Hypacrosaurus ‭(‬near the highest lizard‭)‬

Hypacrosaurus ‭(‬near the highest lizard‭)‬


Named By

Barnum Brown‭ ‬-‭ ‬1923




Estimated 9 meters long

Type of Dinosaur


Type Species

H.‭ ‬altispinus‭ (‬type‭)‬,‭ ‬H.‭ ‬stebingeri

Found in

Canada‭ ‬-‭ ‬Alberta‭ ‬-‭ ‬Horseshoe Canyon Formation.‭ ‬USA‭ ‬-‭ ‬Montana‭ ‬-‭ ‬Two Medicine Formation

When it Lived

Late Cretaceous, 76-67 million years ago

Hypacrosaurus Facts

Hypacrosaurus was a genus of herbivorous dinosaur that lived during the Late Cretaceous period, approximately 76-67 million years ago. Its name, “near the highest lizard,” refers to the fact that it was named after the closely related genus Corythosaurus, which means “helmet lizard,” and was one of the largest members of the hadrosaur family, which also includes well-known dinosaurs such as Parasaurolophus and Edmontosaurus.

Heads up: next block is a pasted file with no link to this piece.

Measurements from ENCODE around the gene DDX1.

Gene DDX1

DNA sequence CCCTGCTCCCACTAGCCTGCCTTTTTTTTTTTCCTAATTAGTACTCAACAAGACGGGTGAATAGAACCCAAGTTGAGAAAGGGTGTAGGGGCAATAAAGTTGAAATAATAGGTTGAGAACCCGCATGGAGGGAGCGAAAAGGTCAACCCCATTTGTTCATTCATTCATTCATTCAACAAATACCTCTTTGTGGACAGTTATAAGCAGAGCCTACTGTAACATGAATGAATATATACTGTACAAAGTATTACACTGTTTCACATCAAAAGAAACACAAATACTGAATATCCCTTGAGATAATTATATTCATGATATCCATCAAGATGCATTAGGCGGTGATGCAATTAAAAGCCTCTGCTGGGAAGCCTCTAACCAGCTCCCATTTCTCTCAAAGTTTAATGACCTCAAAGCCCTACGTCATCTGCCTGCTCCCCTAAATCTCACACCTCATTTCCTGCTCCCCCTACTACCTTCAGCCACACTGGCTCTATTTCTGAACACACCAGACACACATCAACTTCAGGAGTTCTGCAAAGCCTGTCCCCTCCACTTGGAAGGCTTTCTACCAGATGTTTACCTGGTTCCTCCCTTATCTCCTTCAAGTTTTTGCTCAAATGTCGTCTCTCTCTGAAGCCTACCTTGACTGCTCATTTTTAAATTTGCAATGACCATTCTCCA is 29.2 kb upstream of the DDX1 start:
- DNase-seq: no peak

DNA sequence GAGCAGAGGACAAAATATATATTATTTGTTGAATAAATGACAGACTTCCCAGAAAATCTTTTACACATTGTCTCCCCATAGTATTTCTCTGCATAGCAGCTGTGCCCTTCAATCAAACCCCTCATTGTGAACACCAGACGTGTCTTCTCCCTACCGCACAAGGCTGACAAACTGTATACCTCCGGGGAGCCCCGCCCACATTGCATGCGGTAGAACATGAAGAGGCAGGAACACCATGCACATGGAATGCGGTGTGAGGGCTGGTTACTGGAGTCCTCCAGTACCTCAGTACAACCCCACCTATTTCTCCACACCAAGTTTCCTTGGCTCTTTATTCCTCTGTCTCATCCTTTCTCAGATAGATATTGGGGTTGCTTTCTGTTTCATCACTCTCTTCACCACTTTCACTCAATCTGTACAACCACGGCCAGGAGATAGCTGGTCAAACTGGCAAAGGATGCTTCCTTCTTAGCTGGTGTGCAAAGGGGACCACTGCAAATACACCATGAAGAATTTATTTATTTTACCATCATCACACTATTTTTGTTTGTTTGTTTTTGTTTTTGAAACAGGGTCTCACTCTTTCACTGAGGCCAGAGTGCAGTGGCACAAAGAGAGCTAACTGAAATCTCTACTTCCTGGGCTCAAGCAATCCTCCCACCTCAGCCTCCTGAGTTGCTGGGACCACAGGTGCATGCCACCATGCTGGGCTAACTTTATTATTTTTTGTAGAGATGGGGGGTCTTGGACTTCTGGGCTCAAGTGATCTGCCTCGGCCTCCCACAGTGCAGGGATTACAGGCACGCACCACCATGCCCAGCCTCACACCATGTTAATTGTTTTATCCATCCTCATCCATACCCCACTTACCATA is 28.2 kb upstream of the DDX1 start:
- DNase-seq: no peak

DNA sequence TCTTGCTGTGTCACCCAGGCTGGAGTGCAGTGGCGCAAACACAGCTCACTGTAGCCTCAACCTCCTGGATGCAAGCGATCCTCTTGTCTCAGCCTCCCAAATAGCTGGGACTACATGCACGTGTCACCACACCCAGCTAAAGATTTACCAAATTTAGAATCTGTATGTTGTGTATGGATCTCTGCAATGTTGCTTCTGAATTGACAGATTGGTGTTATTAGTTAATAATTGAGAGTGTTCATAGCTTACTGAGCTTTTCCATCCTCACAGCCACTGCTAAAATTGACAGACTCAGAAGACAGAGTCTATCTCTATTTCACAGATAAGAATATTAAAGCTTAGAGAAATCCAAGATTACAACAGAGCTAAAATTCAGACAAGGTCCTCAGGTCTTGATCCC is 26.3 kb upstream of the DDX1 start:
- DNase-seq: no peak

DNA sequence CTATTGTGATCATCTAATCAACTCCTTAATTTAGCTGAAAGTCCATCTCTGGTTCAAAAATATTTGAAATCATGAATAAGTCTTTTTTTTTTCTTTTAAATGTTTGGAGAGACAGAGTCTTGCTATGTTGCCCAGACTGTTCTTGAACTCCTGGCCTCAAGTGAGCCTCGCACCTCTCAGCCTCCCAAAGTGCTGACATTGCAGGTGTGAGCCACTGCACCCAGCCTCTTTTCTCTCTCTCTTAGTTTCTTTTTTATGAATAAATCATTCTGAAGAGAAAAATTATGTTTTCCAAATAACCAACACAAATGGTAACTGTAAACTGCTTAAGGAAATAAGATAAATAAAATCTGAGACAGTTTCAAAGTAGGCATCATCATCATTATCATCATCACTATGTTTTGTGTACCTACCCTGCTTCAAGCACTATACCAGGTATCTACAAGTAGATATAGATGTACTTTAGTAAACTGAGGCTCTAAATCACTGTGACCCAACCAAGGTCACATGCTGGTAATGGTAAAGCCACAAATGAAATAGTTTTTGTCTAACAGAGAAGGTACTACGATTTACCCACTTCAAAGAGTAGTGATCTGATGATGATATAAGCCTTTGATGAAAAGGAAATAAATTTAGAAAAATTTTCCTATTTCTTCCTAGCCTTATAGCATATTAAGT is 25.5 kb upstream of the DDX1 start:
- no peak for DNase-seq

Hypacrosaurus was a large dinosaur, measuring up to 30 feet (9 meters) in length and weighing several tons. Like other hadrosaurs, it had a distinctive, duck-billed snout and a battery of hundreds of tightly packed teeth that it used to grind up tough vegetation. It also had a large, bony crest on its head that was hollow and likely used for vocalization, although the exact purpose of the crest is still a matter of debate among scientists.

Hypacrosaurus was one of the last and most derived members of the hadrosaur family, and it had a number of unique features that set it apart from its relatives. For example, its teeth were longer and more closely spaced than those of other hadrosaurs, and it had a more robust skull and more massive limbs. These adaptations likely allowed it to feed on tough, woody vegetation that was less accessible to other herbivores.

Hypacrosaurus is known from several well-preserved specimens found in North America, particularly in the badlands of Alberta, Canada. These fossils have given scientists valuable insights into the anatomy, behavior, and ecology of this fascinating dinosaur, and have helped us to better understand the diversity and evolution of the dinosaur fauna during the Late Cretaceous period.

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